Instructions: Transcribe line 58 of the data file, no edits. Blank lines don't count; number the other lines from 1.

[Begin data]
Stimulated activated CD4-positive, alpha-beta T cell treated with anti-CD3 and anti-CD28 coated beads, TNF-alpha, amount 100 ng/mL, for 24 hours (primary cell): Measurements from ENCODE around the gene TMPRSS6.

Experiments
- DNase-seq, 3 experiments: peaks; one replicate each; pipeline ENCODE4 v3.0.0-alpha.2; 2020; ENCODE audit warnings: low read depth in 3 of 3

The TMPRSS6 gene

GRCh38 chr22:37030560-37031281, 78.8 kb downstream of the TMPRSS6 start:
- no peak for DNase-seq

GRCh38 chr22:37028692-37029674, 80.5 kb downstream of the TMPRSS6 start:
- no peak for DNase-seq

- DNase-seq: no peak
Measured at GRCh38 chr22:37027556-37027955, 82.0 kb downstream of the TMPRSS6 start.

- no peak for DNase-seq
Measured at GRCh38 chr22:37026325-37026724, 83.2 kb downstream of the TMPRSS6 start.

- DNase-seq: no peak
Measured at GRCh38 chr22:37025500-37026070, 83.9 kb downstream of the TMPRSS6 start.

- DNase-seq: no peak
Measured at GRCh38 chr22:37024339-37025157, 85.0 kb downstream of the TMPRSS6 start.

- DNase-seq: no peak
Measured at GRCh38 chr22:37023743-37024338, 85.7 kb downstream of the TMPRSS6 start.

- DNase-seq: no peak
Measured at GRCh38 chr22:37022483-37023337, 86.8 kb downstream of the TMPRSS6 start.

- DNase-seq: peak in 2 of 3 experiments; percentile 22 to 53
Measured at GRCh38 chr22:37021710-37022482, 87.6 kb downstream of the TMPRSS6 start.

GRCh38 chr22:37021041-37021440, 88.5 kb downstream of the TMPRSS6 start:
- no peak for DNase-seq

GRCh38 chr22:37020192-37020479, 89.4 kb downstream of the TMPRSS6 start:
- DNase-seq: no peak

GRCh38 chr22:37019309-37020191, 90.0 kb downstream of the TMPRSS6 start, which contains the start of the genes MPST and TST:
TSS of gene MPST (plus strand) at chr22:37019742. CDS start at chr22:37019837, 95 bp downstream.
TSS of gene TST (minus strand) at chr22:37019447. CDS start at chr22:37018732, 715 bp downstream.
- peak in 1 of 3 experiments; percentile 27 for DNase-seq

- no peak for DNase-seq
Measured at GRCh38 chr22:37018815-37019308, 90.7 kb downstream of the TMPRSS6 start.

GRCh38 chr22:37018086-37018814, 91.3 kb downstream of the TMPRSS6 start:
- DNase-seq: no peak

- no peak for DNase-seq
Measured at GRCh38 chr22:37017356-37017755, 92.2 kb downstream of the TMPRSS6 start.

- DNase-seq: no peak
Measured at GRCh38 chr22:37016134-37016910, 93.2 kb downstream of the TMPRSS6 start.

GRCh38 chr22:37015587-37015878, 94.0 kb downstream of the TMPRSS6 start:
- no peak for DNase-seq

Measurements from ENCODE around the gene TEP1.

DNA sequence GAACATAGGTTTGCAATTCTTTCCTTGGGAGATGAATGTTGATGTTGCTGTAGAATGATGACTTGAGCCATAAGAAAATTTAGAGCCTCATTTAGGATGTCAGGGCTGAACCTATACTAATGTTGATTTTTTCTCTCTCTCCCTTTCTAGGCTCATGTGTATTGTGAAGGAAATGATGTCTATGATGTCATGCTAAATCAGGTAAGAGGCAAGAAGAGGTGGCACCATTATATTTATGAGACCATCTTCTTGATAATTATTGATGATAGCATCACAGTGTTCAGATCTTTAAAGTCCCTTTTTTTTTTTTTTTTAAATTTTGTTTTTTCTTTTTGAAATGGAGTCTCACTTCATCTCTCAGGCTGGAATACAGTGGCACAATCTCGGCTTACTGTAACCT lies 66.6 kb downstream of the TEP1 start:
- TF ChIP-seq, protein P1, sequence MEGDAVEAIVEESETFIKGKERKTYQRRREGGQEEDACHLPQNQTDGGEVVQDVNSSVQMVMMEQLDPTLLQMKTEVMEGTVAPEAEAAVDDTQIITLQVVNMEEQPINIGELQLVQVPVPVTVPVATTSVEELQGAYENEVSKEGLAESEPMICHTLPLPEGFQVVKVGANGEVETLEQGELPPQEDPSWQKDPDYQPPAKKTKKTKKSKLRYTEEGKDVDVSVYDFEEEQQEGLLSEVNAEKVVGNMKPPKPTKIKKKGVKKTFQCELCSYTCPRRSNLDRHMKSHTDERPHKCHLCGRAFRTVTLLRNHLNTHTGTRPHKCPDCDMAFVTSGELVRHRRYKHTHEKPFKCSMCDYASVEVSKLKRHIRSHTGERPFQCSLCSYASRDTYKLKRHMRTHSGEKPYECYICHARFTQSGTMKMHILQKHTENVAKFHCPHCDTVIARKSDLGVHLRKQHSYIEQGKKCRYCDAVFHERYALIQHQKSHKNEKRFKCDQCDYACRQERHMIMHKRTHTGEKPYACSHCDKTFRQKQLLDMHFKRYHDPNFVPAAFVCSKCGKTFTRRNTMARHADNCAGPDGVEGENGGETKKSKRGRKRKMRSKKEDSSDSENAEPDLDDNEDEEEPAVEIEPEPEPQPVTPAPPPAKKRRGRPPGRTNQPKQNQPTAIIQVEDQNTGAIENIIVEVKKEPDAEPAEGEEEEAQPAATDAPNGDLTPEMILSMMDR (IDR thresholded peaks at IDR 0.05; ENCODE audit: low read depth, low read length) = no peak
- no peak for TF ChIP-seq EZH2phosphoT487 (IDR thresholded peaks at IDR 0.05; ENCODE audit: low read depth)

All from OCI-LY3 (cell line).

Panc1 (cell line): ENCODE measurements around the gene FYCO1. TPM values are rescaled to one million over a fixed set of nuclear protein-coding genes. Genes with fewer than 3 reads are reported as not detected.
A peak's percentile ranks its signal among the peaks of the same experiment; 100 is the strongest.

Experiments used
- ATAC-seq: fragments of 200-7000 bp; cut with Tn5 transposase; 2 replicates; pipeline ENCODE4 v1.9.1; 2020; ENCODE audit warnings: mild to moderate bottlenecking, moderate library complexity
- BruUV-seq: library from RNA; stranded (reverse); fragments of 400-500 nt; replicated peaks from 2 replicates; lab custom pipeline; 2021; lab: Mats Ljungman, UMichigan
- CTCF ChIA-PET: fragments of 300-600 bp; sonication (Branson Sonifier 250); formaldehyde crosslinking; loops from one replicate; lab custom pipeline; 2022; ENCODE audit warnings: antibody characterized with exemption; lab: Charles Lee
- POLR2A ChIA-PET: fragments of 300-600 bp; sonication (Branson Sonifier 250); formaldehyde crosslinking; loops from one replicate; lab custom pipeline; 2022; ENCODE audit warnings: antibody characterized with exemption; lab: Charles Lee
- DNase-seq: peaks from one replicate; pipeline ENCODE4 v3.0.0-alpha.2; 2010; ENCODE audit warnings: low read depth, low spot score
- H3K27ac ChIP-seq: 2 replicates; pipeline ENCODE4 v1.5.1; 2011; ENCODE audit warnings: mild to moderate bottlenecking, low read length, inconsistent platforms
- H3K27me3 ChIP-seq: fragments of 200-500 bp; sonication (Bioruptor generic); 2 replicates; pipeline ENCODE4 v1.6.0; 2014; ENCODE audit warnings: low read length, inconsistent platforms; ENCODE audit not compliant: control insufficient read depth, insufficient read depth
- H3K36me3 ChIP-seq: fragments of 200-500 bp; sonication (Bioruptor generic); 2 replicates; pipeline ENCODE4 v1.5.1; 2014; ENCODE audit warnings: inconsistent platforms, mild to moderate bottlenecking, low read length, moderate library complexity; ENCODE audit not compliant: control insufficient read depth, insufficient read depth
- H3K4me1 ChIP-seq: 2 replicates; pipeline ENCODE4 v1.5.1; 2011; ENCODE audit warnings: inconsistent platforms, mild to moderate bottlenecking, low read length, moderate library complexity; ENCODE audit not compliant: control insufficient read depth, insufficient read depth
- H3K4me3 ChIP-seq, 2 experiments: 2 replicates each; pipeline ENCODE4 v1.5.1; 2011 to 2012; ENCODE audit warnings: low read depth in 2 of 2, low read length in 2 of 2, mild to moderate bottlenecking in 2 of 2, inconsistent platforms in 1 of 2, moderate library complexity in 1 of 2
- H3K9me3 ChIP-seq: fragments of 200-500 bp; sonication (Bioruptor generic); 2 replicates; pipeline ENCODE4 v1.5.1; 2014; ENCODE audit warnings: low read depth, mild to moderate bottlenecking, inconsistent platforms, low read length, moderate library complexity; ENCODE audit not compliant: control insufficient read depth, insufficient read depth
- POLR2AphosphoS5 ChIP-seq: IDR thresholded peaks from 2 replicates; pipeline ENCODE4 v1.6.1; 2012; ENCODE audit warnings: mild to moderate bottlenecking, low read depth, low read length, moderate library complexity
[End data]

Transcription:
- H3K4me3 ChIP-seq, 2 experiments: 2 replicates each; pipeline ENCODE4 v1.5.1; 2011 to 2012; ENCODE audit warnings: low read depth in 2 of 2, low read length in 2 of 2, mild to moderate bottlenecking in 2 of 2, inconsistent platforms in 1 of 2, moderate library complexity in 1 of 2